“A “meltdown”, in which the fissioning nuclear fuel overheats and melts, penetrating the steel and concrete structures that encase it, could release a reactor’s radioactive contents into the atmosphere…”
Can a “meltdown” destroy the steel reactor vessel of a nuclear reactor? Theory shows it’s extremely doubtful, and experience, at Three Mile Island, says no. Even if the pressure vessel is destroyed, could the massive reinforced concrete containment building be destroyed by hot, partially molten, fuel? For all practical intents and purposes, such an idea is regarded as impossible.
“One need not be a scientist or nuclear engineer to take part in this important debate; in fact, an over-specialised approach tends to confuse the issue. The basic questions involved ultimately go beyond the technical problems related to reactor safety and radioactive waste management.”
What? In other words, is Caldicott trying to tell us that the science and engineering does not matter? These are the most fundamental aspects of the debate. On a foundation of scientific and technological fact, the complex political and social debate over nuclear technology can proceed in a sensible, informed manner.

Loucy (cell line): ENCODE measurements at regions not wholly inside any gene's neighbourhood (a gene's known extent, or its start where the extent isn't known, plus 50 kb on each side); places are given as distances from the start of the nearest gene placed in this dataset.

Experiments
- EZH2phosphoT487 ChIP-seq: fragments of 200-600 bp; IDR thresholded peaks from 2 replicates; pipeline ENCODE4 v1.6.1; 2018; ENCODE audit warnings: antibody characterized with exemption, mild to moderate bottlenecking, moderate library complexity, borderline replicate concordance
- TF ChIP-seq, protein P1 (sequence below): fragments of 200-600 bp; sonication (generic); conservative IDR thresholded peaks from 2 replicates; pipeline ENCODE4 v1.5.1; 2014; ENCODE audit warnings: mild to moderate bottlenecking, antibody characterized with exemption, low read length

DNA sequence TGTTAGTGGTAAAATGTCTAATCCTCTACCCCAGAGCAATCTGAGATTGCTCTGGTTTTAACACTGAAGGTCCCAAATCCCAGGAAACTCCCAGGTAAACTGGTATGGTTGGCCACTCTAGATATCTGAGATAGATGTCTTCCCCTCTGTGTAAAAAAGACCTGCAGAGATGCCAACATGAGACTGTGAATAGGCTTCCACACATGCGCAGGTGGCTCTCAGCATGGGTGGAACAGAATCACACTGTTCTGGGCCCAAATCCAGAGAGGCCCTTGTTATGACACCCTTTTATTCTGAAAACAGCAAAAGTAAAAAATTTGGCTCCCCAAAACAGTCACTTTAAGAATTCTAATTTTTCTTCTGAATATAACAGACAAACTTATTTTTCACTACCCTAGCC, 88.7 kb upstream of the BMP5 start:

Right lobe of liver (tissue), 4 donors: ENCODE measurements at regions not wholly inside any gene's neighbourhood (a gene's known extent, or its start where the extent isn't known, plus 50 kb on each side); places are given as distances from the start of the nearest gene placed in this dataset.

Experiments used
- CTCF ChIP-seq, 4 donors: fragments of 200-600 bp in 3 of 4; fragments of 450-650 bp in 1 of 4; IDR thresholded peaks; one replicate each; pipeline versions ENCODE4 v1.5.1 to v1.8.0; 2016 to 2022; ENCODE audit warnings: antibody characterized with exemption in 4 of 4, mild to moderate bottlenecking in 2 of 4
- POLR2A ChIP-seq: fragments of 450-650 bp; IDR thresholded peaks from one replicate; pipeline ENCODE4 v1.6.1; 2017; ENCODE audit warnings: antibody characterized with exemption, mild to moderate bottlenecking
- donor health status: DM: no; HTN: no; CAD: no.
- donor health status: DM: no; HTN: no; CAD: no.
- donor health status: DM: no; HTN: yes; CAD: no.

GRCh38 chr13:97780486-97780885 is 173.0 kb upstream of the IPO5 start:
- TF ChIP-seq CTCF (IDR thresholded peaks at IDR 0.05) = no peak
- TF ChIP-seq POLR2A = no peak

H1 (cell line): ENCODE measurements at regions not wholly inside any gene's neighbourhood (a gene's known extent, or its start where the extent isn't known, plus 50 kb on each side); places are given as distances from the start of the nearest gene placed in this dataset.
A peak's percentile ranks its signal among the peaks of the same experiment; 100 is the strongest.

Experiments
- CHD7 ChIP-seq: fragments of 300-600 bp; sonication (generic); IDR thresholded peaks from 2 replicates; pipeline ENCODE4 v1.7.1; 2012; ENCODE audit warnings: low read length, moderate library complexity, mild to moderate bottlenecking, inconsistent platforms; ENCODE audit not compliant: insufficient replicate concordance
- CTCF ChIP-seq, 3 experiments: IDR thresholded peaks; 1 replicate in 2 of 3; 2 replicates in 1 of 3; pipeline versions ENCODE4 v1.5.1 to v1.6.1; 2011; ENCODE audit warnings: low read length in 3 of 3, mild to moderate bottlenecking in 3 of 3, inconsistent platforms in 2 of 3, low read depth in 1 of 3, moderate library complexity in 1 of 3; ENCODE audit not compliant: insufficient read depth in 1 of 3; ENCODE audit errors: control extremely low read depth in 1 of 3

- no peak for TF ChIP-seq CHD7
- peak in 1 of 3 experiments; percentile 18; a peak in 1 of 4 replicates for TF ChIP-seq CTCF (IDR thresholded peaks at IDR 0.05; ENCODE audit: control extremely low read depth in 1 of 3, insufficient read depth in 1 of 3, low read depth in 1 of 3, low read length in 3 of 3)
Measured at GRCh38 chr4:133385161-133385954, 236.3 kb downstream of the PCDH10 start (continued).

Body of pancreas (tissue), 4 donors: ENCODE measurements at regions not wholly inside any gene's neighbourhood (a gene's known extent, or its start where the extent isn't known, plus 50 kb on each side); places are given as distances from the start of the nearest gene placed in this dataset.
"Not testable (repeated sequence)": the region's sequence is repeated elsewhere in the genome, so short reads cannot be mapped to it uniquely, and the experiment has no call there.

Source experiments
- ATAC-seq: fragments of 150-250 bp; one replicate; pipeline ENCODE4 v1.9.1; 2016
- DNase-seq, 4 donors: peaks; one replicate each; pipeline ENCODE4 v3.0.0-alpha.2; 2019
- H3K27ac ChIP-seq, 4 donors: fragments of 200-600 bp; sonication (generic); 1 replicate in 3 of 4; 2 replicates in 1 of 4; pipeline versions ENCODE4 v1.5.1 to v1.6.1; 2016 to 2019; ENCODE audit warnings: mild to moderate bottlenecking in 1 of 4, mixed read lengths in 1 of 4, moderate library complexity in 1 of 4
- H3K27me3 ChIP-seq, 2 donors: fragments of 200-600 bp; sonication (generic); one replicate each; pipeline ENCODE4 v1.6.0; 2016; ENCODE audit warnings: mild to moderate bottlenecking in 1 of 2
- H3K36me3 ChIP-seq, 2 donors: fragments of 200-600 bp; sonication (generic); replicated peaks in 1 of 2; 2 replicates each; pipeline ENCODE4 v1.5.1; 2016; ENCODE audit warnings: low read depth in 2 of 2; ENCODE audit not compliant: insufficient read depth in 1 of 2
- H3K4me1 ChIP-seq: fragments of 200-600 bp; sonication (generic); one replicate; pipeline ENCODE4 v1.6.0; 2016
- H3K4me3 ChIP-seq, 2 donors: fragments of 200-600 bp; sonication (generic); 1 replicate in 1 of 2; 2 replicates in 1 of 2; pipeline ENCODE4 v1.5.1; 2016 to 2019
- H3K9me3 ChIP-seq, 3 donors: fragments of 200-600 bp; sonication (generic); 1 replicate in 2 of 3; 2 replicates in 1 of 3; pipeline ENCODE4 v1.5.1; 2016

“How can we ensure the longevity of the social institutions responsible for perpetuating that isolation?” (the isolation of radioactive waste from the environment over the long term.) “And what moral right do we have to burden our progeny with this poisonous legacy…“
Social institutions do not perpetuate the longevity of that isolation. Half a kilometer of solid rock perpetuates it. We know from history, from the nuclear fission waste under the rock at Oklo, and from, say, the great Pyramids, that these great structures of rock will carry our legacy over the time frames required.
Permanent geological repositories, such as that under construction by Sweden’s SKB, deal with the radioactive waste permanantly, and once it’s sealed, it’s dealt with, safe forever. These repositories require no monitoring or maintainence by future generations.
Well, that’s Chapter 1, and the Introduction, covered.